"Have this mind among yourselves, which is yours in Christ Jesus, who, though he was in the form of God, did not count equality with God a thing to be grasped, but emptied himself, by taking the form of a servant, being born in the likeness of men. And being found in human form, he humbled himself by becoming obedient to the point of death, even death on a cross. Therefore God has highly exalted him and bestowed on him the name that is above every name, so that at the name of Jesus every knee should bow, in heaven and on earth and under the earth, and every tongue confess that Jesus Christ is Lord, to the glory of God the Father." Paul to the persecuted at Philippi (2:5-11)

10 June 2013

Unexpected Places

Anglicanism is not exactly what one thinks of when one hears "Korea."

Admittedly, South Korea is the second largest sender of Christian missionaries in the world.  North Korea's capital was the site of a phenomenal outbreak of Christian revival in 1907, and the very heroes of the Korean independence movement of the early twentieth century were, the vast majority, Christians.

People virtually worshiped in North Korea as state super-stars... were Christians.

Now granted, most of the churches that got a foothold in South Korea were Methodists and Presbyterians; that's what makes the Anglican presence on Ganghwa Island unexpected.

All of unified Korea was a "hermit kingdom" until just before the turn of the twentieth century.  It was a capitol offense to be white in Korea.  The Koreans were terribly suspicious of the west, of colonization, of ulterior motives.  But once Korea opened up to westerners, it didn't take long for the first Anglican missionaries to make their way to Korea... and oddly enough they set foot first on Ganghwa.

Ganghwa is an island just off the coast of Korea, near Incheon, famous for yet another western landing only a few short decades later.  The missionaries worked hard to faithfully wed the Christian faith with the beauty of the Korean landscape, culture, and architecture.  And on Ganghwa, a small island, they planted two churches which converted local hanok style houses (traditional Korean homes which have, largely, been leveled in the South in the name of progress... although you can still find many of them functioning and lived in on the island) into literal house churches.  It is the first, and to date most aesthetically pleasing and successful ecclesiological and architectural fusion between East and West. 

Curved rooftops and sculptures on the corners that kept the evil spirits away in native religious practices stand as a silent testimony both to the respect for the indigenous culture and the reality of a demonic spiritual realm acknowledged by Christianity.  Above the sculptures, however, rises a simple cross at the roof's peek.  All things are subject to Jesus, after all.

A Buddhist style bell (though adorned with all sorts of Christian symbols and some text I can't read) called Christians to worship with its tone familiar to the natives.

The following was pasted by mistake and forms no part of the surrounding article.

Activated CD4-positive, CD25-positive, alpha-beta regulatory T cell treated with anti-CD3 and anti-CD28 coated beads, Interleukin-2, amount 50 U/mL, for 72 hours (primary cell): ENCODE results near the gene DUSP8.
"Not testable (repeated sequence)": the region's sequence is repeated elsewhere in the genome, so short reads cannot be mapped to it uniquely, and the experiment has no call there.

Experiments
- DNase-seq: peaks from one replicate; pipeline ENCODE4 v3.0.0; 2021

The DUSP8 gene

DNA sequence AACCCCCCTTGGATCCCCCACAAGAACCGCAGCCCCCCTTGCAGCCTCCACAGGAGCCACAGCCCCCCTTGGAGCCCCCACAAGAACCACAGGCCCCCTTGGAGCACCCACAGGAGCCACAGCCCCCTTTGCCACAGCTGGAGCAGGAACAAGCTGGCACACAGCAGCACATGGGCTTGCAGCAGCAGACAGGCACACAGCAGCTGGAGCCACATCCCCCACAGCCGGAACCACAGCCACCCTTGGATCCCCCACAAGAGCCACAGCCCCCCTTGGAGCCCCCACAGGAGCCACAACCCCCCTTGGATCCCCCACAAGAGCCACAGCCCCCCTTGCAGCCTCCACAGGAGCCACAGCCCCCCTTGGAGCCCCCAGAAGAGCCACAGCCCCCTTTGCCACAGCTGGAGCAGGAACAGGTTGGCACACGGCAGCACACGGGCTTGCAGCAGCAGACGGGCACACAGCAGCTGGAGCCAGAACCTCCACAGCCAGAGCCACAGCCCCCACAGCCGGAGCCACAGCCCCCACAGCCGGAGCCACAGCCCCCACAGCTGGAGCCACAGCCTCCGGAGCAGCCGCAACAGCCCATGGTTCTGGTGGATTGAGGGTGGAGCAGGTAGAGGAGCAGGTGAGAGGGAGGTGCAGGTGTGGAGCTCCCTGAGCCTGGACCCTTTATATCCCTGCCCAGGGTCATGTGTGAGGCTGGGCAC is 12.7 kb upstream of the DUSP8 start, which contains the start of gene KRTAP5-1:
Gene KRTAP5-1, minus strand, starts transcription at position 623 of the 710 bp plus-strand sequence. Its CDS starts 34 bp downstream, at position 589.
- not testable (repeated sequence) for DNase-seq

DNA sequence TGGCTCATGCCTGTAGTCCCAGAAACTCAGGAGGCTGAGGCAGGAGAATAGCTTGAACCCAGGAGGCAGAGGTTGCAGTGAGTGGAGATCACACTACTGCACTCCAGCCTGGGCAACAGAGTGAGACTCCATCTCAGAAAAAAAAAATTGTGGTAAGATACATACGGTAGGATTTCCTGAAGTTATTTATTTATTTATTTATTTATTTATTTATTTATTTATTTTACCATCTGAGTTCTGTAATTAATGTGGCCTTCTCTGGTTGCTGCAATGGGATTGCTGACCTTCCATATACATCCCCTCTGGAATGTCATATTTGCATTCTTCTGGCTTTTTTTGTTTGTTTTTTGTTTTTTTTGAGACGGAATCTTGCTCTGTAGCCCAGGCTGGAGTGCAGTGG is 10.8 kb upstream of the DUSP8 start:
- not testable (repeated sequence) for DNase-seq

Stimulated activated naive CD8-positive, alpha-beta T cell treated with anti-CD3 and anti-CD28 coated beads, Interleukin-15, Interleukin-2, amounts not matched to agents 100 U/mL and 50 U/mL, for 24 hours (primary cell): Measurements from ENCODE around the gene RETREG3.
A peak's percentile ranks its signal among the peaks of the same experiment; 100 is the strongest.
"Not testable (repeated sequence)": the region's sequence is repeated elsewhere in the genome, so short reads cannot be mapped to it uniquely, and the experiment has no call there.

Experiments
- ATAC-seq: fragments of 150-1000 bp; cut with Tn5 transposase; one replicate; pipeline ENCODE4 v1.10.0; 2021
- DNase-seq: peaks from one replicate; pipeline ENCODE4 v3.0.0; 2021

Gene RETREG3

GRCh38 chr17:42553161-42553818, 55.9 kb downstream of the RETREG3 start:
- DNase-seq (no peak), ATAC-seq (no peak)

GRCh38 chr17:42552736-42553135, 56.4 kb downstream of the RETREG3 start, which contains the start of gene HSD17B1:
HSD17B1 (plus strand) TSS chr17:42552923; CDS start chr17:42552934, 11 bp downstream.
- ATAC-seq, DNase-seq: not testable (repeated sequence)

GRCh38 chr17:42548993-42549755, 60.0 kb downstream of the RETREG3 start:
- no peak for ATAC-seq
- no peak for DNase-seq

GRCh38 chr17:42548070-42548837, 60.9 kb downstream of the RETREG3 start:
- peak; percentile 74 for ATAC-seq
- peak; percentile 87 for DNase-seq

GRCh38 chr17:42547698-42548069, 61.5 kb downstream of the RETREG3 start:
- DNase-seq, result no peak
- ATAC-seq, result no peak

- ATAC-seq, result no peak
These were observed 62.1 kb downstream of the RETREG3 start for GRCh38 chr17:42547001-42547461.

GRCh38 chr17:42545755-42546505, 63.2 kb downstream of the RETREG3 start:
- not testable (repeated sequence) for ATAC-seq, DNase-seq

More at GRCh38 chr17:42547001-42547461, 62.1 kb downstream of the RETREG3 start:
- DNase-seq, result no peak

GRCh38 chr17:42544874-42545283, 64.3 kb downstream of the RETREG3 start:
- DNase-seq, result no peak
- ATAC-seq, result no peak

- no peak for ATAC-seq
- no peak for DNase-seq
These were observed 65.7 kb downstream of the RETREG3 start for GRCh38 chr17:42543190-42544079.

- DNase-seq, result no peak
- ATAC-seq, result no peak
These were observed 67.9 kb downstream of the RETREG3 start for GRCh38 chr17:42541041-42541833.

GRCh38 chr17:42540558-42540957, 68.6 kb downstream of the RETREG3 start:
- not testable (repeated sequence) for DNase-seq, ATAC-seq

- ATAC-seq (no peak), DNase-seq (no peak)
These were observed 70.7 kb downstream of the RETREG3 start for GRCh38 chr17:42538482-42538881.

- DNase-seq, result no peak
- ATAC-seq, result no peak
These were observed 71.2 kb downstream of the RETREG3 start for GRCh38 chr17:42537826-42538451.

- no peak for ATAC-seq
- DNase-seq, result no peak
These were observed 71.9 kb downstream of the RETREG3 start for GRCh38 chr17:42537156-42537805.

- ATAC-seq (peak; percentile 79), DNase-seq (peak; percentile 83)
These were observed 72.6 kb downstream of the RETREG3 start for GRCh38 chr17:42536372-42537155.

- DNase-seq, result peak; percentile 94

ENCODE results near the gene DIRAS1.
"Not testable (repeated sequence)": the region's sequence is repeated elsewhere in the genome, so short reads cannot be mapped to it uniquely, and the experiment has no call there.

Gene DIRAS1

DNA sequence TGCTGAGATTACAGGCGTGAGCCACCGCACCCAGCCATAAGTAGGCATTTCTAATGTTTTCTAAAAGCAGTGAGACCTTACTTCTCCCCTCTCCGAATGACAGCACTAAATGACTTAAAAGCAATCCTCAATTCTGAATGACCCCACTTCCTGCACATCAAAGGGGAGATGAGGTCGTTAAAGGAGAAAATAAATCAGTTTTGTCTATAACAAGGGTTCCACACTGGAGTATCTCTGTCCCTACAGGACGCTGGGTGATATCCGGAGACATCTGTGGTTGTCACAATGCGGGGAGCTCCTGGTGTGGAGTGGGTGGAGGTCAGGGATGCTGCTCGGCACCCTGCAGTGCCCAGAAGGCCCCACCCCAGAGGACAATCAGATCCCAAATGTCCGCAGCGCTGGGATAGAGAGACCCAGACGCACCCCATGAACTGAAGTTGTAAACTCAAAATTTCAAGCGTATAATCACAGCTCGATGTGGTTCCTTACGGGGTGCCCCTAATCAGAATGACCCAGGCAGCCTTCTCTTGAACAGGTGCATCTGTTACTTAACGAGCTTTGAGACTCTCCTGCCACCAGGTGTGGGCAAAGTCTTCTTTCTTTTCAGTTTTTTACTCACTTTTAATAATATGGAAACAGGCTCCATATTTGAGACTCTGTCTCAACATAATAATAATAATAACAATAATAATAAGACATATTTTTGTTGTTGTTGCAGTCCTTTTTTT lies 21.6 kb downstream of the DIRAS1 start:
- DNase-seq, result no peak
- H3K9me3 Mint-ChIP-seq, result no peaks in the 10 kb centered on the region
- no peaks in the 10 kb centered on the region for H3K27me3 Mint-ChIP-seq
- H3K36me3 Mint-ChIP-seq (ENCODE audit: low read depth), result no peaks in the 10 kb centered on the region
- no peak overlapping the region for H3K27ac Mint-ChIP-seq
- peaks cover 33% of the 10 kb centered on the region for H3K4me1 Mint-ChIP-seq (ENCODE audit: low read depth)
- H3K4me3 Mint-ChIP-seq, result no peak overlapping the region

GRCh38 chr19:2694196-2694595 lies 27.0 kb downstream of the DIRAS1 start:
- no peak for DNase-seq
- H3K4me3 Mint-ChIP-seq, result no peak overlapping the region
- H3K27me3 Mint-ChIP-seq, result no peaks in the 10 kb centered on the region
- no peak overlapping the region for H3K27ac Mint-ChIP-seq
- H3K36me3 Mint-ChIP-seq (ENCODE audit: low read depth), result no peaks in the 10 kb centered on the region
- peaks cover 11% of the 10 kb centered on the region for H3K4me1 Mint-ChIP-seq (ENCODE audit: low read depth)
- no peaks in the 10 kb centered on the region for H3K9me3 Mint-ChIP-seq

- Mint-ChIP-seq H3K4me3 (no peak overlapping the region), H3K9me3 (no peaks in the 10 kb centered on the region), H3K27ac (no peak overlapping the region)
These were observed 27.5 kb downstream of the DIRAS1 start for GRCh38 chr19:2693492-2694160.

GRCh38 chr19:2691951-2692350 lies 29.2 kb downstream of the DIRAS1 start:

A cross is overlaid on the traditional yin-yang, on each of the entry gates.

Overall, the architect (who in fact was a royal palace architect) managed to create an entirely new style of church architecture.  A style which reflects the ancient idea of house church, quite literally, and has been true both to the liturgy and worship of Anglicanism and the surroundings and culture in which it finds itself.  Really I find this Anglo-Korean fusion to be quite attractive.
There was a service in progress so we did not (considering our language barriers especially) dare to barge in, but this is a place I'd definitely like to visit again.  Both Ganghwa hanok churches remain active parishes, now over a hundred years later. 

05 June 2013

A Look into North Korea

Last week, I looked into North Korea.
Yes, with my own eyes.
Don't get me wrong, I didn't walk into North Korea.  My feet were planted firmly on Ganghwa Island, fully within South Korea.  But Ganghwa is just across a river from North Korea, Kaesong and a bunch of North Korean farmland and mountains.  From Ganghwa, the view is direct, and frankly beautiful.

Yes, beautiful.  Never forget, no matter what you read in the media, this is a beautiful land.  The mountains rise up like the Rockies, but gentled by the weathering of the years.  There are vast fields for planting.  There is waterfront, beach even.  And that's just from what I saw.

But most striking was this:
On the road, on the South Korean side, as we drove to the overlook, we saw farmers, painstakingly tending the rice fields.  They were wearing hats to protect themselves from the sun, boots to protect themselves from the flooded fields (rice needs that to grow), and they were bent over in planting, walking between the rows, scratching out a living the way Korean farmers have for hundreds of years.

From the observatory, across the river, through those funky coin operated binoculars, in North Korea we saw... the same thing.

This is one people, separaed by far too much barbed wire and political intrigue.  The peace observatory (which yes, does rest behind (and well above) a high fence topped with barbed wire, dotted with checkpoints, and surrounded all about by South Korean soldiers) was built for South Koreans who were separated from family in the North to have a way to look towards loved ones, lost homes, and ancestral lands. 

There is a room to "wish for reunification" with a striking tree on which the leaves are people's notes and prayers that Korea may again be one.

And beyond that room lies North Korea. A beautiful land full of people who just want to live their lives in peace.  No, I'm not denying the news reports about the leadership of that land.  I'm not claiming that North Korea is any kind of utopia.  But I am reminded sharply through that view finder what I read (and shared with you all) a few weeks ago.  There are awesome people in every country. 
There's beauty in every land.